Posted by Maria T. Hurd, CPA
Much like people who make a wish to be fit with the turkey wishbone after a Thanksgiving feast, many plan sponsors think that their INTENT to be a safe harbor plan is a sufficient defense when they have not met the requirements to be a safe harbor plan. Although Keeping it Simple and Straightforward, as discussed in our previous blog, is one of the goals of a safe harbor plan, achieving safe harbor plan status requires:
1. Adopting a Safe Harbor Plan Document,
2. Contributing one of the pre-approved safe-harbor employer contributions, AND
3. Sending Annual Safe Harbor Notices to all eligible employees
Each of the above three steps is required, such that compliance with one or two out of the three does not make a plan a safe harbor plan, but many plan sponsors try to use the “best two out of three” argument in their own defense.
For example, let’s say Company A submits incomplete census information to the third-party administrator (TPA) that computes the plan’s discrimination testing. Even if the employer contribution is consistent with a safe harbor formula, if the document is not a safe harbor document and a safe harbor notice has never been distributed, the plan is not a safe harbor plan and is not exempt from discrimination testing.
In certain cases, a plan sponsor can comply with all three of the rules enumerated above and still be subject to compliance testing. For instance, Company B has a safe harbor plan document, distributes a safe harbor notice, and makes a safe harbor employer contribution. Thinking that their plan is covered by the safe harbor protection, Company B makes an additional, class-based, discretionary profit sharing contribution which triggers the requirement for discriminiation testing and the top-heavy minimum contribution rules. Although it is possible to provide additional contributions and still be exempt from the ADP/ACP tests, it is crucial to engage a plan document provider that knows the common pitfalls. For example, safe harbor plans cannot have a two-year eligibility period or a last day of employment requirement. Highly Compensated Employees cannot receive a rate of match at any level of deferral that is greater than the rate of match received by any Non-Highly Compensated Individual at the same level of deferral. Many of these rules are often overlooked by plan sponsors when their plans offer the opportunity to contribute additional discretionary amounts. If the additional contributions fail to comply with the safe harbor rules, the plan becomes subject to discrimination testing.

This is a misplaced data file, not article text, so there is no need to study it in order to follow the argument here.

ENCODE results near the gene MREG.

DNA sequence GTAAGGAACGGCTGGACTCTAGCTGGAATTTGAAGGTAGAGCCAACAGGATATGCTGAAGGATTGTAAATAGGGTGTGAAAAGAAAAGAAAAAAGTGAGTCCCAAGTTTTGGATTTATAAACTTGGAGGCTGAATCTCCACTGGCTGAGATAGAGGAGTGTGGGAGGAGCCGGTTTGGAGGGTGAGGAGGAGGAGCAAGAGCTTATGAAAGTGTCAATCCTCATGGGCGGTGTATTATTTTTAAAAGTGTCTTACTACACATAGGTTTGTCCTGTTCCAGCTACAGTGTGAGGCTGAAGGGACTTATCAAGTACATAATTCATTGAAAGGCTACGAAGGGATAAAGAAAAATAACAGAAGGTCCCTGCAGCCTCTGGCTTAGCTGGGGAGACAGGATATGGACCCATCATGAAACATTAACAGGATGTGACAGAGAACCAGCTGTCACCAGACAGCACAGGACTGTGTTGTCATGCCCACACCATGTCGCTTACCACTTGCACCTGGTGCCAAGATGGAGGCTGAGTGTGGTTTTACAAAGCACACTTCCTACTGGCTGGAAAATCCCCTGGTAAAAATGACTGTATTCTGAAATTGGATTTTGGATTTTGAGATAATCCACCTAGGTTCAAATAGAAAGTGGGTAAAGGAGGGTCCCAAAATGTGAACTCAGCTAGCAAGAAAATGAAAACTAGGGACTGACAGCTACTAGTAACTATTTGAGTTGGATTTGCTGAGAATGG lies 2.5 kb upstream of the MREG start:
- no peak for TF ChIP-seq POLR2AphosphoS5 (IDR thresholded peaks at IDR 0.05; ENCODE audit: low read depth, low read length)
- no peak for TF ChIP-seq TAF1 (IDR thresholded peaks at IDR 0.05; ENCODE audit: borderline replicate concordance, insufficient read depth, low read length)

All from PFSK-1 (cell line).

Last but not least, safe harbor plans must distribute a timely notice to all eligible employees at least 30 days, but not more than 90 days before the beginning of each plan year. That means the deadline for calendar year plans is Friday, November 29, 2013. If the day after Thanksgiving is a holiday for your company or organization, then the Notice must be distributed by Wednesday, November 27! (Clarification: The deadline is 30 days before January 1 (i.e., December 2) but it would be even better to beat the Holiday vacation and do it before Thanksgiving.) Generally, third-party administrators provide templates to their clients of a compliant safe harbor notice containing all the required disclosures to participants. In certain cases, “Maybe” Notices for Safe Harbor Plans may be more appropriate, as discussed in our previous blog. Although the IRS provides guidance for “Fixing Common Plan Mistakes – Failure to Provide a Safe Harbor 401(k) Plan Notice,” the suggested corrections generally involve making corrective contributions on behalf of employees that were negatively affected by the employer’s failure to distribute the safe harbor notice. Rather than going through the inconvenient and potentially costly process of executing a correction, employers should make sure that they take the steps necessary to BE a safe harbor plan, rather than wishing themselves safe.